- Both methanogenic and homoacetogenic bacteria use CO2 as a reagent

- Methanogenic produces CH4 methane

- Homoacetogenic produces acetate

What do the 2 types of sulfur reducing bacteria have in common? What are their substrates for this reduction? Where are they found in a body of water?

Both produce H2S

One of them reduces SO4 -2 sulfate whereas the other uses elemental sulfur

They are found in the anoxic zone, in the sediment layer, in community 3

What is the predominant chemical reaction that occurs in the oxic zone? What kind of bacteria are responsible for this?

Chemoorganotrophic bacteria

C6H12O6 + 6 O2 --> 6 CO2 + 6 H20

What is the predominant chemical reaction that occurs in the photic zone? What kind of bacteria are responsible for this? What other bacteria do we find in this zone? How do they differ?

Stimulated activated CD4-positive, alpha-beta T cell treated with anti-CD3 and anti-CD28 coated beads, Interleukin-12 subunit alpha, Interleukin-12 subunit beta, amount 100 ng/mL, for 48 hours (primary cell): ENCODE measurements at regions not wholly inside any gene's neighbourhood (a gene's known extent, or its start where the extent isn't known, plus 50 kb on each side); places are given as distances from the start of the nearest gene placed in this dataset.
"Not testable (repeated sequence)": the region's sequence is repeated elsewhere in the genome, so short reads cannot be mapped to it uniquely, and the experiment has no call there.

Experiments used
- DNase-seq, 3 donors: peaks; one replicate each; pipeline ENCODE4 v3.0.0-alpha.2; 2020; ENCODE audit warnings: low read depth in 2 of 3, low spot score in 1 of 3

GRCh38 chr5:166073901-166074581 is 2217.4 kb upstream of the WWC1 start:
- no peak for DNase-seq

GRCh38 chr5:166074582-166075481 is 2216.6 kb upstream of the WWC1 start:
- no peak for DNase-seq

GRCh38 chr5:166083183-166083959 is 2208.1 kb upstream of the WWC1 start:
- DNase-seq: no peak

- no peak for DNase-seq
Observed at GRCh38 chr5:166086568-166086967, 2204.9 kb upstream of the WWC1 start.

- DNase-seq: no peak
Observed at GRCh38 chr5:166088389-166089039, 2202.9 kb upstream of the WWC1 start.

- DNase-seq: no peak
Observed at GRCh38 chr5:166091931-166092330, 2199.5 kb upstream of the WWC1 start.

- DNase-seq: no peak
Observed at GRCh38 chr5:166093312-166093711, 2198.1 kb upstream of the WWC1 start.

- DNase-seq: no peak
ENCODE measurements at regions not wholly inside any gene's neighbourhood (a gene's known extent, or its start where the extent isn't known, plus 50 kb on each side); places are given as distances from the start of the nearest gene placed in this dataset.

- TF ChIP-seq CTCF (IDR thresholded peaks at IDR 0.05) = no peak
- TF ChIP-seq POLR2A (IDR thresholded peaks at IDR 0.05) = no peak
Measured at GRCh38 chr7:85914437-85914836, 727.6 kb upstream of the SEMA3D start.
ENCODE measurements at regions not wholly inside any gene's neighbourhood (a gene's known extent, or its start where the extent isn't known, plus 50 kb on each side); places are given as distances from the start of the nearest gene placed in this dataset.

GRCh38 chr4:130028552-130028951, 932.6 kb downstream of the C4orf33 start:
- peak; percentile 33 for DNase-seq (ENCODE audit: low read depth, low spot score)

Cyanobacteria and Algae

6 CO2 + 6 H20 --> C6H12O6 + 6 O2

We also find green and purple sulfur or non-sulfur bacteria which uses sulfur as a reagent for photosynthesis instead of water

Where do find denitrifying bacteria together with ferric iron-reducing bacteria? What are their respective reactions?

Guild 3 in the anoxic zone in the sediments

NO3 - --> N2

Fe 3+ --> Fe2+

What form of intercellular communication can we block to prevent biofilm formation? How can we disrupt a mature biofilm?

Block biofilm formation by addition of quorum sensing blocker

Disrupt mature biofilm by addition of dispersion inducer

What chemical exchange occurs between the anaerobic layer of water and the anaerobic sediment? How does this exchange occur?

H2S is produced in the water layer and exchanged for SO4 -2 from the sedimentary layer

This occurs because the photosynthetic purple bacteria in the anaerobic zone reduce hydrogen sulfide or elemental sulfur and produce sulfate as their byproduct for use by bacteria in the anaerobic sediment layer.

The rate of sulfate reduction is dependent on the availability of __. We measure this through the use of what radioactive isotope?